The Italian workers’ movement reached the peak of its powers in the early 1970s and the Communist Party achieved its highest ever vote in the 1976 election. By 1980 this process of expansion had reversed and a new phase of development in modern Italian history followed. In this lecture, Dr Matt Myers will explore the experiences of time and social memory of the Italian workers’ movement and Communist Party during this period of power and decline. It uses the Italian left to trace the politics of memory in a crucial transition moment in European history where the memory of fascism and the Resistance continued to shape perceptions of possible futures and historical repetition. Myers will show how complex social conflicts forced a historical revaluation of the social memory and collective experiences of time which had structured the workers’ movement’s previous identity, sense of purpose, and vision. Using previously unused or overlooked archival documentation uncovered during his fellowship at the BSR, the lecture foregrounds a range of forgotten or ignored voices of a generation of workers, trade unionists, and movement leaders after the early 1970s.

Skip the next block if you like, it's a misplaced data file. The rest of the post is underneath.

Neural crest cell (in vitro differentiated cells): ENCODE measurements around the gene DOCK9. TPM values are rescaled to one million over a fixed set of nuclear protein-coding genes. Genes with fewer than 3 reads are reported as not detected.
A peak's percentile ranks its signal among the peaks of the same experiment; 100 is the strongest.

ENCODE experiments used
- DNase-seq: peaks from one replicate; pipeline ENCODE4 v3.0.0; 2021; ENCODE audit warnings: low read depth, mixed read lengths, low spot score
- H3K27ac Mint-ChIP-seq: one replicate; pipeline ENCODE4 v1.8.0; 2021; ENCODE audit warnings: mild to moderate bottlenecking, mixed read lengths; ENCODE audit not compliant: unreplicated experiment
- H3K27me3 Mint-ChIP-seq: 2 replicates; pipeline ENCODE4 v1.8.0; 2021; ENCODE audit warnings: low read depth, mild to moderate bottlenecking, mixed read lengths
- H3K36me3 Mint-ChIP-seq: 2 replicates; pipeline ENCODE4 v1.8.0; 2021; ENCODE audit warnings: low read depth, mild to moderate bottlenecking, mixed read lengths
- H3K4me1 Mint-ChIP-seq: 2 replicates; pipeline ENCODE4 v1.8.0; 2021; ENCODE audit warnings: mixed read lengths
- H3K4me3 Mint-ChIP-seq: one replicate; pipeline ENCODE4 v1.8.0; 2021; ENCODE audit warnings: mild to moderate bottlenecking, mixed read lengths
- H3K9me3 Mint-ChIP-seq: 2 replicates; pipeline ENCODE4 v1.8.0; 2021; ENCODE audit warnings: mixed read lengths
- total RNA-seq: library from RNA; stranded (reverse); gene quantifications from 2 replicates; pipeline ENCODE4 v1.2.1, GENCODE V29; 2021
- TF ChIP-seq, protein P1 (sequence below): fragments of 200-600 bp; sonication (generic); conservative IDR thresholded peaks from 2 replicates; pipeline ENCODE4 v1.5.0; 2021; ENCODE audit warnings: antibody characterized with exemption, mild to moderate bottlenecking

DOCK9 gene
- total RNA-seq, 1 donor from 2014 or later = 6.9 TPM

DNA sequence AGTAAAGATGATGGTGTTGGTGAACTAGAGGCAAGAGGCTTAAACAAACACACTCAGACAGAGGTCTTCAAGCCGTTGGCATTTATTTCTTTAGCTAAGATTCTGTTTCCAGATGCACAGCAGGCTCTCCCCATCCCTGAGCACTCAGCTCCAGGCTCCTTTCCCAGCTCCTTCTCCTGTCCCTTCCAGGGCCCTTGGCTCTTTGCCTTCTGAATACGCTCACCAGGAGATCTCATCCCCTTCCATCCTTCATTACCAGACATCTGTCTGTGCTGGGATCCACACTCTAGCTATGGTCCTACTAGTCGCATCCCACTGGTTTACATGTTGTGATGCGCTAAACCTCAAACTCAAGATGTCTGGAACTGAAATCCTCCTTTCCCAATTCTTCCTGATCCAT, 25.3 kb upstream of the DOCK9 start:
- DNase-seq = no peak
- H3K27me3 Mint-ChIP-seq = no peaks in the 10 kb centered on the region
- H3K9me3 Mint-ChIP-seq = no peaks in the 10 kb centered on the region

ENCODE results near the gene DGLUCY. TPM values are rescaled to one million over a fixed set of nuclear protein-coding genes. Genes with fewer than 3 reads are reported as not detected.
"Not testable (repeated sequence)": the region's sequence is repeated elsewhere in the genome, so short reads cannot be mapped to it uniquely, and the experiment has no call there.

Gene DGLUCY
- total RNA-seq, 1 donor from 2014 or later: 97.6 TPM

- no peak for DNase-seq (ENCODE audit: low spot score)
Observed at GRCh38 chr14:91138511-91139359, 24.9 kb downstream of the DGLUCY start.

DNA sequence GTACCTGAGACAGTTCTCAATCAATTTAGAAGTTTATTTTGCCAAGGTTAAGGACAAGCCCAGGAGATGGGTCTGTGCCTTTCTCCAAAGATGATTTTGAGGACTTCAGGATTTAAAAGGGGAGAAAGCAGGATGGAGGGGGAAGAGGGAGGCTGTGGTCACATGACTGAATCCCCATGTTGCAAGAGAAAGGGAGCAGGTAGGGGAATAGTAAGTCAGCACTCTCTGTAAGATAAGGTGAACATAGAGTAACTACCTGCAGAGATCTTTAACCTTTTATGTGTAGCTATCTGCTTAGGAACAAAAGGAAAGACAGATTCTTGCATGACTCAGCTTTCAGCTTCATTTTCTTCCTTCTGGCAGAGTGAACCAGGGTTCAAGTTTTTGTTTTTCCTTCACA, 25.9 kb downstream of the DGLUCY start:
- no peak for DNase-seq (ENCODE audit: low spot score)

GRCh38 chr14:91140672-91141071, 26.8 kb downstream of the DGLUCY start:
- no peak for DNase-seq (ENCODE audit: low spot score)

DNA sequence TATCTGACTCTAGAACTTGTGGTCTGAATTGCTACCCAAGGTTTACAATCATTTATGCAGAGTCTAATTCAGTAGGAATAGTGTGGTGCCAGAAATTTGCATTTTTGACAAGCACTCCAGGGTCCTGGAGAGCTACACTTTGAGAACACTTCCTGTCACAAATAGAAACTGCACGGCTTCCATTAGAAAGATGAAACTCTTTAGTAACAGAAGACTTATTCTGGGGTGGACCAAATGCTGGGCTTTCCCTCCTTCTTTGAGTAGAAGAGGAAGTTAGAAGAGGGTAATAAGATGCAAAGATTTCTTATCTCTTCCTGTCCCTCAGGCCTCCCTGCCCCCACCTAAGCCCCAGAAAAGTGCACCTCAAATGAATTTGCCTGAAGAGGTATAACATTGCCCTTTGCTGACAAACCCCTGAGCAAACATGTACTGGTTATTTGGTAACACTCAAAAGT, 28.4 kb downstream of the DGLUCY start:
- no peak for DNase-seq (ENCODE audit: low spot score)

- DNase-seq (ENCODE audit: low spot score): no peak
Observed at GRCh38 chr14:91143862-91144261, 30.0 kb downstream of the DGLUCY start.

This event will be in English.
Image: Picket line at Fiat, Turin, 1980.
Dr Matt Myers is a Rome Fellow at the British School at Rome and Postdoctoral Associate at the University of Oxford.